Set - 1

Question 1 :

What are the two important TCP Socket classes?

Answer :

Socket and ServerSocket.
ServerSocket is used for normal two-way socket communication. Socket class allows us to read and write through the sockets. getInputStream() and getOutputStream() are the two methods available in Socket class.


Question 2 :

What technologies are included in J2EE?

Answer :

The main technologies in J2EE are: Enterprise JavaBeansTM (EJBsTM), JavaServer PagesTM (JSPsTM), Java Servlets, the Java Naming and Directory InterfaceTM (JNDITM), the Java Transaction API (JTA), CORBA, and the JDBCTM data access API.


Question 3 :

What is the difference between EJB and Java beans?

Answer :

EJB is a specification for J2EE server, not a product; Java beans may be a graphical component in IDE.


Question 4 :

What is EJB role in J2EE?

Answer :

EJB technology is the core of J2EE. It enables developers to write reusable and portable server-side business logic for the J2EE platform.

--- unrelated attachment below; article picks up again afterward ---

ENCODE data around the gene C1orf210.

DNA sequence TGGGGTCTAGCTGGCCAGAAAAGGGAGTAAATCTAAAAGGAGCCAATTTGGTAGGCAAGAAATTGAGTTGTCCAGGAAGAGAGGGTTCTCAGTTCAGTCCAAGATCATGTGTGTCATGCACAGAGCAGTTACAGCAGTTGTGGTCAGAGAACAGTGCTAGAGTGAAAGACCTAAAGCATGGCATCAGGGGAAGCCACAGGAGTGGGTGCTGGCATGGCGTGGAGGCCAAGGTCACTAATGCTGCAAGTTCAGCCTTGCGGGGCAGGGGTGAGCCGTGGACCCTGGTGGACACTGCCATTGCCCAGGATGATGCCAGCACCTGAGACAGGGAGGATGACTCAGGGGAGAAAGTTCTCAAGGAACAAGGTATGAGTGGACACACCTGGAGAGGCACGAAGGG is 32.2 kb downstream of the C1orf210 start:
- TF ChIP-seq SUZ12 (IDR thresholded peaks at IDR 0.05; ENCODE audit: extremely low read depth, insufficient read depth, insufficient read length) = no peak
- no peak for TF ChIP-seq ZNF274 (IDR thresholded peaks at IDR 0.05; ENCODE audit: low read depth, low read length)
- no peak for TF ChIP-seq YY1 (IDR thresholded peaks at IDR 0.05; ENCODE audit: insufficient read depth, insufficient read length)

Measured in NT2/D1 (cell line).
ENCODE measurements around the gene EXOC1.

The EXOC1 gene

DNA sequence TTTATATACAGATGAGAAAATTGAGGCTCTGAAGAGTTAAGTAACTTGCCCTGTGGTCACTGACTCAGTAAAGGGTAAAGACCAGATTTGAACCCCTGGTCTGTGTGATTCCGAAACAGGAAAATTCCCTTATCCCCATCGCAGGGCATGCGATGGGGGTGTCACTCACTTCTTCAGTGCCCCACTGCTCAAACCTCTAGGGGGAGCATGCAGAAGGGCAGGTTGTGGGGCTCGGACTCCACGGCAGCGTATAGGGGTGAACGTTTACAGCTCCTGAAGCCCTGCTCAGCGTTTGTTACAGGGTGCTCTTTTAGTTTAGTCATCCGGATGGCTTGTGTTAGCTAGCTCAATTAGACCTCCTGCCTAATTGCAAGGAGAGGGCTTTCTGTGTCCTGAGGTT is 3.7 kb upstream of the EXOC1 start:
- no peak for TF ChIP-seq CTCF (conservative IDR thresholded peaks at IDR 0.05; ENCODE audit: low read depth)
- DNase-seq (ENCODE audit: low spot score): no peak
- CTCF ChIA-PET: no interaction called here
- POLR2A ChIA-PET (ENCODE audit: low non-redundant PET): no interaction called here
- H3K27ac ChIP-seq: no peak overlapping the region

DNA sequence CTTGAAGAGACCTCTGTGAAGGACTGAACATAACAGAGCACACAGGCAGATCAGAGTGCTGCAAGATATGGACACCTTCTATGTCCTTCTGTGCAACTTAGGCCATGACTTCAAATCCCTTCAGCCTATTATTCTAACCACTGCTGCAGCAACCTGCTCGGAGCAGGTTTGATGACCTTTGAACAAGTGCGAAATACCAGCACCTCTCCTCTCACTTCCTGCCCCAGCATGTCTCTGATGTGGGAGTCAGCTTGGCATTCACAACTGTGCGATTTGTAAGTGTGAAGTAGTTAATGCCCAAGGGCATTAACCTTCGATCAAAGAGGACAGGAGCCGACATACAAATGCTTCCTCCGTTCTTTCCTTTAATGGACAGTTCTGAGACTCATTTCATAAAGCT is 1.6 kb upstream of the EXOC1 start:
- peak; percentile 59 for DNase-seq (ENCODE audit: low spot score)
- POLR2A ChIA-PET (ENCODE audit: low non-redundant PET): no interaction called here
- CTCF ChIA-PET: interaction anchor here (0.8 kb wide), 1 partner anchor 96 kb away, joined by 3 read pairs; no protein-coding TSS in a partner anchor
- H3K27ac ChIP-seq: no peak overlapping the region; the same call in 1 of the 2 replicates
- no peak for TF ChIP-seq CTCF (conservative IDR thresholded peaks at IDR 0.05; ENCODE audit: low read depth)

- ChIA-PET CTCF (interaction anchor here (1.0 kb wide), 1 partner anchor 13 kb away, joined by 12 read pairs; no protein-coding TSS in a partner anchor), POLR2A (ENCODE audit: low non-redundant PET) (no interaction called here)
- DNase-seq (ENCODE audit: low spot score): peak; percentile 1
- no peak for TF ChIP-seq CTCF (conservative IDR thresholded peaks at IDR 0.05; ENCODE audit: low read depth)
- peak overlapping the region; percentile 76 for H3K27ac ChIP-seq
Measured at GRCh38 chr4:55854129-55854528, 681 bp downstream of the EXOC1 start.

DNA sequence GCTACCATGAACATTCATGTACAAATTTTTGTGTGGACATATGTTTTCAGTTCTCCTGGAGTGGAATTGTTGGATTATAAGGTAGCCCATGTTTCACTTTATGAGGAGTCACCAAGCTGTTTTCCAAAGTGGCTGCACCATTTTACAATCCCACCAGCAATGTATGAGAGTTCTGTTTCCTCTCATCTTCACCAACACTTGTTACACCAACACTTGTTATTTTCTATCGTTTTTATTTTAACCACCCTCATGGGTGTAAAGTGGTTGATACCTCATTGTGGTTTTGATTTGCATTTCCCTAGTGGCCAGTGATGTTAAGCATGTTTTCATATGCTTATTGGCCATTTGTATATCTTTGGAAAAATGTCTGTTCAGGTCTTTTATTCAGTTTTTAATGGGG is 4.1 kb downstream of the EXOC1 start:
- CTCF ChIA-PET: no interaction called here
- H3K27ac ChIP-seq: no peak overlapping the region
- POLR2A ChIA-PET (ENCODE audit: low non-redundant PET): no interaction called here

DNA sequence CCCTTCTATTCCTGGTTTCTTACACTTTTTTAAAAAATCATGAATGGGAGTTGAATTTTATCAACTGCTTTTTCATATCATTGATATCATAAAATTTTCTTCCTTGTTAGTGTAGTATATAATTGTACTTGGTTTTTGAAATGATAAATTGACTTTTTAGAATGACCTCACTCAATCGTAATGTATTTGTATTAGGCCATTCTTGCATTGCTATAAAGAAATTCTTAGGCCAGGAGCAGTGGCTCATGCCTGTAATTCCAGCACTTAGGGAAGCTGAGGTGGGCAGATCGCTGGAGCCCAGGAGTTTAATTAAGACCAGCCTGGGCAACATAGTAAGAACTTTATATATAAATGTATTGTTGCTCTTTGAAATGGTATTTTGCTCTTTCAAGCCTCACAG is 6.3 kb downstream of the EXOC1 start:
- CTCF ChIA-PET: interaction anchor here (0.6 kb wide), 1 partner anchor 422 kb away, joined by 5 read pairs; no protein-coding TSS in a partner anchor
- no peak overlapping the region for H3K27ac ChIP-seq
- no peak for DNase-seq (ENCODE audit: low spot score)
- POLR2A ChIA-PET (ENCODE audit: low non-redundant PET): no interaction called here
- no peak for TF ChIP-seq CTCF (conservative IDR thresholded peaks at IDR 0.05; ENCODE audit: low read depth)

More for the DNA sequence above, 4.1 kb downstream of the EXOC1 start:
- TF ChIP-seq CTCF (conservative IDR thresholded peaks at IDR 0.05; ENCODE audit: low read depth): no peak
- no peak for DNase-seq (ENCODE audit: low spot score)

Question 5 :

Tell me something about Local Interfaces?

Answer :

EJB was originally designed around remote invocation using the Java Remote Method Invocation (RMI) mechanism, and later extended to support to standard CORBA transport for these calls using RMI/IIOP. This design allowed for maximum flexibility in developing applications without consideration for the deployment scenario, and was a strong feature in support of a goal of component reuse in J2EE. Many developers are using EJBs locally, that is, some or all of their EJB calls are between beans in a single container. With this feedback in mind, the EJB 2.0 expert group has created a local interface mechanism. The local interface may be defined for a bean during development, to allow streamlined calls to the bean if a caller is in the same container. This does not involve the overhead involved with RMI like marshalling etc. This facility will thus improve the performance of applications in which co-location is planned. Local interfaces also provide the foundation for container-managed relationships among entity beans with container-managed persistence.